The South Whale Basin Property is comprised of three exploration licenses (1060, 1061 and 1062) covering 1,644,255 acres in the South Whale Basin, located approximately 350 kilometers south of St. John's, Newfoundland. The regional setting of the South Whale Basin is similar to that of the proven hydrocarbon bearing Jeanne d'Arc and Sable Basins. Numerous targets with the potential to trap hydrocarbons have been identified on the South Whale Basin Property. The Property is south of, and adjacent to, Husky Energy Inc.'s exploration licenses 1058 and 1059, which contains its 'Lewis Hill Prospect'.
An examination of the history of Newfoundland offshore exploration provides an understanding of the prospectivity of the Property. Early exploration drilling from 1971 to 1974 in the Jeanne d'Arc Basin had oil and gas shows, with some of the best shows associated with drilling on or near salt domes. A second round of drilling, in the 1980's, led to major commercial discoveries on non salt dome structures such as the Hibernia and Terra Nova Oil Fields. The South Whale Basin was the first area to be drilled in the Newfoundland offshore area. The relatively ice-free waters, combined with an abundance of salt domes that were familiar trapping mechanisms in the Gulf of Mexico, made it an attractive place to begin exploratory drilling. Fifteen wells were drilled in the South Whale Basin between 1966 and 1974, however, 11 of the 15 wells were drilled over the crests of, and adjacent to, salt domes, or on basement ridges with thin sedimentary cover. Although good reservoirs and several oil and gas shows were indicated, there were no commercial discoveries. Drilling over and adjacent to salt domes was not only ineffective, it also resulted in limited penetration of the prospective sedimentary package.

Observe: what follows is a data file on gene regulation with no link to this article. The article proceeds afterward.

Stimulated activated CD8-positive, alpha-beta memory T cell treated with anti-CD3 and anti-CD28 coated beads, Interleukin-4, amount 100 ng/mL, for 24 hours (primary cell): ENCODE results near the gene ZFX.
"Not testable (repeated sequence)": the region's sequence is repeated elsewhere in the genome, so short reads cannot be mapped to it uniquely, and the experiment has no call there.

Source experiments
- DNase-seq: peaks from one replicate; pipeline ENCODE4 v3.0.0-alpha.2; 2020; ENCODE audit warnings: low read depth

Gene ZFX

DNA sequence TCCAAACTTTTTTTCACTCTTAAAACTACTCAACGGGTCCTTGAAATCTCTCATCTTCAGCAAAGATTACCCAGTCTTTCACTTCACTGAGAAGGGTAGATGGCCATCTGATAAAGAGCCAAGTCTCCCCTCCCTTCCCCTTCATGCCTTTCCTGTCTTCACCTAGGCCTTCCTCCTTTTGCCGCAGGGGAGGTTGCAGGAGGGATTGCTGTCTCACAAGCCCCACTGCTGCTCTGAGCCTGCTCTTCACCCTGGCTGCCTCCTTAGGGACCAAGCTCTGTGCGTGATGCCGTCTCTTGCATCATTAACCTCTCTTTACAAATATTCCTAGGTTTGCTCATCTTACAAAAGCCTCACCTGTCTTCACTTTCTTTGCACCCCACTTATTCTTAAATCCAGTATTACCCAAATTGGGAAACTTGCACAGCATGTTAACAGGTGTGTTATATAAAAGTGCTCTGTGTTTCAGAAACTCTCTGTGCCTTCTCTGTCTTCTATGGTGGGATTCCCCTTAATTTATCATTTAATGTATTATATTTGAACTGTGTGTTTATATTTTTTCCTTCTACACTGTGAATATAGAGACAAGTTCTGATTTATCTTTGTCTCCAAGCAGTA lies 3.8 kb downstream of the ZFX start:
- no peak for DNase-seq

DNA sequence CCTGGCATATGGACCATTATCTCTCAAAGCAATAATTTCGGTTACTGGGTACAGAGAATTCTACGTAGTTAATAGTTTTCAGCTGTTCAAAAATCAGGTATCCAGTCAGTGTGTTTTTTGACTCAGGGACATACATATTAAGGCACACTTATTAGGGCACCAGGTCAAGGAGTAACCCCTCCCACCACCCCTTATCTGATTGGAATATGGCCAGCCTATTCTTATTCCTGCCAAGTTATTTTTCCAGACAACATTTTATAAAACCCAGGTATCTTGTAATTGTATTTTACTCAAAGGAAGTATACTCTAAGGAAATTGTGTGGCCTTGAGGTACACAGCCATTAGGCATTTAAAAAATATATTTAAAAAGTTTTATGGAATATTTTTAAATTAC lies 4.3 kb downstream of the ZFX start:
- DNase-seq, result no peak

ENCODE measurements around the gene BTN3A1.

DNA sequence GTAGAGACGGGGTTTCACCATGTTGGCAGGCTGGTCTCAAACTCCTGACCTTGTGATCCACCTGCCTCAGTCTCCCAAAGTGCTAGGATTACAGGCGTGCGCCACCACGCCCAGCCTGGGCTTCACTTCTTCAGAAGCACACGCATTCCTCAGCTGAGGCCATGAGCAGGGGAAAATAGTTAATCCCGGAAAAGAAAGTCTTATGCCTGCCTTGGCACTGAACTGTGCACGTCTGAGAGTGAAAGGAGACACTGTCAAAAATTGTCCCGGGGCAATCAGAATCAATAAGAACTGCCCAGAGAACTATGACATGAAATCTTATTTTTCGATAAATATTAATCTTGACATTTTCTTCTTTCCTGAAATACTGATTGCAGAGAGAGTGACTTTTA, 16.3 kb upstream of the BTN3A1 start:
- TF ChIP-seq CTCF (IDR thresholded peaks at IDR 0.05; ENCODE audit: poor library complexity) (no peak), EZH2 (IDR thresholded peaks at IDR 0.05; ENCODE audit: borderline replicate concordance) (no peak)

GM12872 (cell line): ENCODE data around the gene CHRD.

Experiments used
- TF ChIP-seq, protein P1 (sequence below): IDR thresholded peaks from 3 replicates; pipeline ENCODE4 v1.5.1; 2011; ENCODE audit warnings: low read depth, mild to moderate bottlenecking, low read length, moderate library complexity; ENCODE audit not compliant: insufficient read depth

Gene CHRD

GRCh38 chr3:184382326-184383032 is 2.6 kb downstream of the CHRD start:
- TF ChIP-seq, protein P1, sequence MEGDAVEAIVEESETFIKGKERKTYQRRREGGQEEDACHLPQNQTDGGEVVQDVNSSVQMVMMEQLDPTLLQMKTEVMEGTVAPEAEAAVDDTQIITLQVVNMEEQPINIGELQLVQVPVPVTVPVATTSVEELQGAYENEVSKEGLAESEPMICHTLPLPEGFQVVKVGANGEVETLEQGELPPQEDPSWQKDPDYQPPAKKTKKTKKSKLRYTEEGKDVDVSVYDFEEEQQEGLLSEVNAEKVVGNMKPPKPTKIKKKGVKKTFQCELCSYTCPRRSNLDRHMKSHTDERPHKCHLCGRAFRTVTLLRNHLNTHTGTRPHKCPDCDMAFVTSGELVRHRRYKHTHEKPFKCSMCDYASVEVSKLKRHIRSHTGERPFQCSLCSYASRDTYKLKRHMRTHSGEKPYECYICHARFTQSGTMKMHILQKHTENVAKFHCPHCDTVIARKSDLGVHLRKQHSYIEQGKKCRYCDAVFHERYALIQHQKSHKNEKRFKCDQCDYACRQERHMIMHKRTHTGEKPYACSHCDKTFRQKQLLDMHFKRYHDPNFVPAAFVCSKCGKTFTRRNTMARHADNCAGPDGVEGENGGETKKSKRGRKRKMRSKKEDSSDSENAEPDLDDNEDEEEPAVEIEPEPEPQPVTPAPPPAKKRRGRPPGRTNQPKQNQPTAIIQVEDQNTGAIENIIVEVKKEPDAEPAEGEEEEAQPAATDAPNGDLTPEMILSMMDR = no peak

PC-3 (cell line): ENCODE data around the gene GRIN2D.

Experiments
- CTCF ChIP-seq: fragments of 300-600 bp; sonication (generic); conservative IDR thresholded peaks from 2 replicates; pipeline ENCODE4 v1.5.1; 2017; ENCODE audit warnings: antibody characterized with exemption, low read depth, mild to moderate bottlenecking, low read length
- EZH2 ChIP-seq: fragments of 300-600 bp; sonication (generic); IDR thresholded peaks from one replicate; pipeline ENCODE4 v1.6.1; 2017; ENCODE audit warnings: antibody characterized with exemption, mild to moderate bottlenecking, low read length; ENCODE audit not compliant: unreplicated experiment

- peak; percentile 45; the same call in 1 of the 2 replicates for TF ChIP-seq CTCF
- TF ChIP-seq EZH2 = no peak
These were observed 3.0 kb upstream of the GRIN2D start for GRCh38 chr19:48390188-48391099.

Polaris has shot 3,970 kilometers of seismic and interpreted several large structural and stratigraphic features in the Lower Cretaceous and Jurassic sediments, similar to geological structures productive at the Hibernia and Venture Fields offshore Newfoundland and Nova Scotia. It is the Company's intention to both shoot and purchase additional seismic to map these structures in detail and to identify specific drillable locations. The Company will then make a decision to drill the targets itself or to pursue a joint venture or sale to a major oil and gas company.
Polaris acquired the Property in 2001 by making a bid commitment of $5,600,000 of exploration work on the Property over five years and posting a $1,400,000 bond as security. If a well is not spudded by January 15, 2006, Polaris will forfeit all of its interest in the Property and any portion of the bond that has not been returned.
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